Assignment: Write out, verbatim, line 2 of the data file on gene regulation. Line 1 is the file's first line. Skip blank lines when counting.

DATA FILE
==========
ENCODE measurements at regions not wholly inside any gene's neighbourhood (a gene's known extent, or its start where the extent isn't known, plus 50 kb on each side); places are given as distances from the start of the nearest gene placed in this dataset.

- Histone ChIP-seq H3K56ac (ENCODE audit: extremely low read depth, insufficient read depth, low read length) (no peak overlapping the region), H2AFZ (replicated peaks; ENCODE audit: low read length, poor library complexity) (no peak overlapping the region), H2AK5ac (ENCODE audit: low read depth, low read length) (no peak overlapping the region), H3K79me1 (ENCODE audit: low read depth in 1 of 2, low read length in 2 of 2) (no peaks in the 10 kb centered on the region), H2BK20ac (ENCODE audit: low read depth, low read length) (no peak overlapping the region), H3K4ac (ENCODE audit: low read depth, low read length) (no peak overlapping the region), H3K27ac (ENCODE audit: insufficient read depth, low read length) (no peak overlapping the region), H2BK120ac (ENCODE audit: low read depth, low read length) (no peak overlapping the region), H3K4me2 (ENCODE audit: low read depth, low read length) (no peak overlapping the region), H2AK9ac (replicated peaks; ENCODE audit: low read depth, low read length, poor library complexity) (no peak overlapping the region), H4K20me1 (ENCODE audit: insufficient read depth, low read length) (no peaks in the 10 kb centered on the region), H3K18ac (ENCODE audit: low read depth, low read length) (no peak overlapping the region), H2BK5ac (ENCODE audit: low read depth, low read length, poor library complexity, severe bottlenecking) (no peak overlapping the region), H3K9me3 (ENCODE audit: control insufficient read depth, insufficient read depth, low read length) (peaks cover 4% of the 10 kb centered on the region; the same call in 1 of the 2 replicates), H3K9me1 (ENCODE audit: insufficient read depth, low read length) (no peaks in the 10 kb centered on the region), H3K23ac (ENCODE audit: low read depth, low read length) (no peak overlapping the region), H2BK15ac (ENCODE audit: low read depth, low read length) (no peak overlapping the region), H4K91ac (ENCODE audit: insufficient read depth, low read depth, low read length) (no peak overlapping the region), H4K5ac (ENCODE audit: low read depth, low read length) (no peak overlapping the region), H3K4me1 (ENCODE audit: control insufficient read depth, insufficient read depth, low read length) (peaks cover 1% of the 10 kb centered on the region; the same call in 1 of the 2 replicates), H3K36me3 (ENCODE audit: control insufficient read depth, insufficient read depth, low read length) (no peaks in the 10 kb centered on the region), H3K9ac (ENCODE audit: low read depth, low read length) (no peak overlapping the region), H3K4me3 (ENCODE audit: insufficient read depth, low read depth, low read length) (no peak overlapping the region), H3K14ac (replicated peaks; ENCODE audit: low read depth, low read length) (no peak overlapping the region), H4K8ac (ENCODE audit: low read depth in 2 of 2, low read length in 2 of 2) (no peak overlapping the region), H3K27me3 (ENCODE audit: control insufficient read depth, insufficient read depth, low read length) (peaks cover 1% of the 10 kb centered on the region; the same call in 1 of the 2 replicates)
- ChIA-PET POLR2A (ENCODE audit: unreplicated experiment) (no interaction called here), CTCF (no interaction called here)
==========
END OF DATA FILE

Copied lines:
- Histone ChIP-seq H3K56ac (ENCODE audit: extremely low read depth, insufficient read depth, low read length) (no peak overlapping the region), H2AFZ (replicated peaks; ENCODE audit: low read length, poor library complexity) (no peak overlapping the region), H2AK5ac (ENCODE audit: low read depth, low read length) (no peak overlapping the region), H3K79me1 (ENCODE audit: low read depth in 1 of 2, low read length in 2 of 2) (no peaks in the 10 kb centered on the region), H2BK20ac (ENCODE audit: low read depth, low read length) (no peak overlapping the region), H3K4ac (ENCODE audit: low read depth, low read length) (no peak overlapping the region), H3K27ac (ENCODE audit: insufficient read depth, low read length) (no peak overlapping the region), H2BK120ac (ENCODE audit: low read depth, low read length) (no peak overlapping the region), H3K4me2 (ENCODE audit: low read depth, low read length) (no peak overlapping the region), H2AK9ac (replicated peaks; ENCODE audit: low read depth, low read length, poor library complexity) (no peak overlapping the region), H4K20me1 (ENCODE audit: insufficient read depth, low read length) (no peaks in the 10 kb centered on the region), H3K18ac (ENCODE audit: low read depth, low read length) (no peak overlapping the region), H2BK5ac (ENCODE audit: low read depth, low read length, poor library complexity, severe bottlenecking) (no peak overlapping the region), H3K9me3 (ENCODE audit: control insufficient read depth, insufficient read depth, low read length) (peaks cover 4% of the 10 kb centered on the region; the same call in 1 of the 2 replicates), H3K9me1 (ENCODE audit: insufficient read depth, low read length) (no peaks in the 10 kb centered on the region), H3K23ac (ENCODE audit: low read depth, low read length) (no peak overlapping the region), H2BK15ac (ENCODE audit: low read depth, low read length) (no peak overlapping the region), H4K91ac (ENCODE audit: insufficient read depth, low read depth, low read length) (no peak overlapping the region), H4K5ac (ENCODE audit: low read depth, low read length) (no peak overlapping the region), H3K4me1 (ENCODE audit: control insufficient read depth, insufficient read depth, low read length) (peaks cover 1% of the 10 kb centered on the region; the same call in 1 of the 2 replicates), H3K36me3 (ENCODE audit: control insufficient read depth, insufficient read depth, low read length) (no peaks in the 10 kb centered on the region), H3K9ac (ENCODE audit: low read depth, low read length) (no peak overlapping the region), H3K4me3 (ENCODE audit: insufficient read depth, low read depth, low read length) (no peak overlapping the region), H3K14ac (replicated peaks; ENCODE audit: low read depth, low read length) (no peak overlapping the region), H4K8ac (ENCODE audit: low read depth in 2 of 2, low read length in 2 of 2) (no peak overlapping the region), H3K27me3 (ENCODE audit: control insufficient read depth, insufficient read depth, low read length) (peaks cover 1% of the 10 kb centered on the region; the same call in 1 of the 2 replicates)